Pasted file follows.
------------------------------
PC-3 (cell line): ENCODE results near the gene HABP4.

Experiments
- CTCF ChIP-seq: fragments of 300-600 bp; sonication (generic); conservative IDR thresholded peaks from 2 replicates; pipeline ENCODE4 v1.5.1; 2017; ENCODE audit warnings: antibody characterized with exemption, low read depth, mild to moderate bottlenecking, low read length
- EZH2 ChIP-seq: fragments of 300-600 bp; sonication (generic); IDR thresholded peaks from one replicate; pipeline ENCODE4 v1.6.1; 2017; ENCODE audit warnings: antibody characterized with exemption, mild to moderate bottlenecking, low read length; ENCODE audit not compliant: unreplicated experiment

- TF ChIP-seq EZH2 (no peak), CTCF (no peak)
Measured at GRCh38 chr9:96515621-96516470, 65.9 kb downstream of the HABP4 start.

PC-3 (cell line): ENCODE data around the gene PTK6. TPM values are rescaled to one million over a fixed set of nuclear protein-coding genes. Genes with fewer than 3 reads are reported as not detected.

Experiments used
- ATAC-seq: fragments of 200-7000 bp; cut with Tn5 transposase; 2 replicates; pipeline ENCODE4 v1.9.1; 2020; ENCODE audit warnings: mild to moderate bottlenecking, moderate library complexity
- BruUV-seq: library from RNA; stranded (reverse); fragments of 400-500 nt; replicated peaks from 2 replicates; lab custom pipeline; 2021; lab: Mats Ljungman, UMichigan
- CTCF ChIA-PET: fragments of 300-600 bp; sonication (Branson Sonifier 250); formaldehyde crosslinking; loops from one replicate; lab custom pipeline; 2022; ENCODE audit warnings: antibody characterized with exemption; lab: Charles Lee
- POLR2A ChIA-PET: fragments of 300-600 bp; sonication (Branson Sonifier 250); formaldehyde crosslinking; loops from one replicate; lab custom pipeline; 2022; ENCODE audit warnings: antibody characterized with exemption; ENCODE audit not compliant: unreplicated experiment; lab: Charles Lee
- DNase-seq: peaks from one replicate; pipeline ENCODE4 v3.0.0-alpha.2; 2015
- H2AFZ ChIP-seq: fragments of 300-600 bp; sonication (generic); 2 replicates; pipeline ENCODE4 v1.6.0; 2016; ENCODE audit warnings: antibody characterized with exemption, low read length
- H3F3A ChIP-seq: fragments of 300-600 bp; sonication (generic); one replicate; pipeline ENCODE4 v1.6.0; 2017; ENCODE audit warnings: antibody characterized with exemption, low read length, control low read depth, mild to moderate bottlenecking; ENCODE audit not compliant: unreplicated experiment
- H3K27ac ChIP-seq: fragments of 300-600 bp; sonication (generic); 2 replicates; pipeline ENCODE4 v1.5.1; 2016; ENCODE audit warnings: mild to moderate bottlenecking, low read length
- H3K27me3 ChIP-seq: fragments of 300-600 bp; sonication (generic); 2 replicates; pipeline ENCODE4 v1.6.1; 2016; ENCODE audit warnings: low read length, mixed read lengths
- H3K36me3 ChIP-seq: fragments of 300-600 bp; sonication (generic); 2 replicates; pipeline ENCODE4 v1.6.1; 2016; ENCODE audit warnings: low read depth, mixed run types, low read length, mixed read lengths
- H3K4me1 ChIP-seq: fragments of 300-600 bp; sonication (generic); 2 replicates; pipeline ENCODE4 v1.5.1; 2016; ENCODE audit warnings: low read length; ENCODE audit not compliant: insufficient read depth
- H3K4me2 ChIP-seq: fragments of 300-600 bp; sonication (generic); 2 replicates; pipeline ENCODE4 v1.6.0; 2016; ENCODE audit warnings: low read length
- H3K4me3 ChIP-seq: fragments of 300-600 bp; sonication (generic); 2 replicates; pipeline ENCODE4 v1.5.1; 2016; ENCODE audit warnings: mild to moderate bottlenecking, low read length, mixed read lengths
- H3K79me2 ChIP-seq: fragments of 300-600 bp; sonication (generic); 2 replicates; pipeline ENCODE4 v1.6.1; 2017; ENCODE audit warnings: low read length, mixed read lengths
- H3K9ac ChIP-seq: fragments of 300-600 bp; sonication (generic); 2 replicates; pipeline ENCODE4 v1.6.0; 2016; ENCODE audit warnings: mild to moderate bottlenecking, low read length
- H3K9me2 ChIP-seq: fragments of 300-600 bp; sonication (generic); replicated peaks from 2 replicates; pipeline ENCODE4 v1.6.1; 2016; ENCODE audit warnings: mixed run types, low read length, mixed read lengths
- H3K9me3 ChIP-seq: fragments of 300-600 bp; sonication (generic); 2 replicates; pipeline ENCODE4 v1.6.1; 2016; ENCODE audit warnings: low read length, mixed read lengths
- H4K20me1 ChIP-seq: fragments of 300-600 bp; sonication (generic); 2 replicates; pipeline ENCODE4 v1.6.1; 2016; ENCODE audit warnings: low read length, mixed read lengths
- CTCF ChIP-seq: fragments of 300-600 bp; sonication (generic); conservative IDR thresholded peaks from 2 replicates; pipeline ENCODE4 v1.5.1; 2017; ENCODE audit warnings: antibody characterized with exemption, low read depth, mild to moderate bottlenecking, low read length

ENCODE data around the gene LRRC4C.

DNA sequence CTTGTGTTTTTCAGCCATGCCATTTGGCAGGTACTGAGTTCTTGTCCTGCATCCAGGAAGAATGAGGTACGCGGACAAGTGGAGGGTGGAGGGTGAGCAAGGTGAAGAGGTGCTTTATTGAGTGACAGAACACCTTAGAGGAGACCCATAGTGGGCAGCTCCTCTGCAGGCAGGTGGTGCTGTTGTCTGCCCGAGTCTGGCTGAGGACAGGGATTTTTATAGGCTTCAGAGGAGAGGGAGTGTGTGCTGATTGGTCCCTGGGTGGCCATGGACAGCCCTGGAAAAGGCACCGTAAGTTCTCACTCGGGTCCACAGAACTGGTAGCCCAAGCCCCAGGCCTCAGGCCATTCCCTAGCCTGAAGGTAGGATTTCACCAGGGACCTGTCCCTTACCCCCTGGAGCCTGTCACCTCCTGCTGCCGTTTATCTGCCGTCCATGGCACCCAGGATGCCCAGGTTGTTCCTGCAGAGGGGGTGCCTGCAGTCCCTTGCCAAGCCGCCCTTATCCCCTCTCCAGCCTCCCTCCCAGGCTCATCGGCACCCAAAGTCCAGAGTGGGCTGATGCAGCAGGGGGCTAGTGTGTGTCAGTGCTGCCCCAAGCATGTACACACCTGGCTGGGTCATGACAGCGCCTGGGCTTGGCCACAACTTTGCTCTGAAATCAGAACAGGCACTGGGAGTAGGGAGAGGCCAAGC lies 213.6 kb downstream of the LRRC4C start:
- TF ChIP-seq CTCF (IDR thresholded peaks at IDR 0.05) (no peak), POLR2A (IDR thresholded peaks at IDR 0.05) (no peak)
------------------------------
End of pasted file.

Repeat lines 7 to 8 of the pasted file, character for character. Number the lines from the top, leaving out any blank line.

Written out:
PC-3 (cell line): ENCODE data around the gene PTK6. TPM values are rescaled to one million over a fixed set of nuclear protein-coding genes. Genes with fewer than 3 reads are reported as not detected.

Experiments used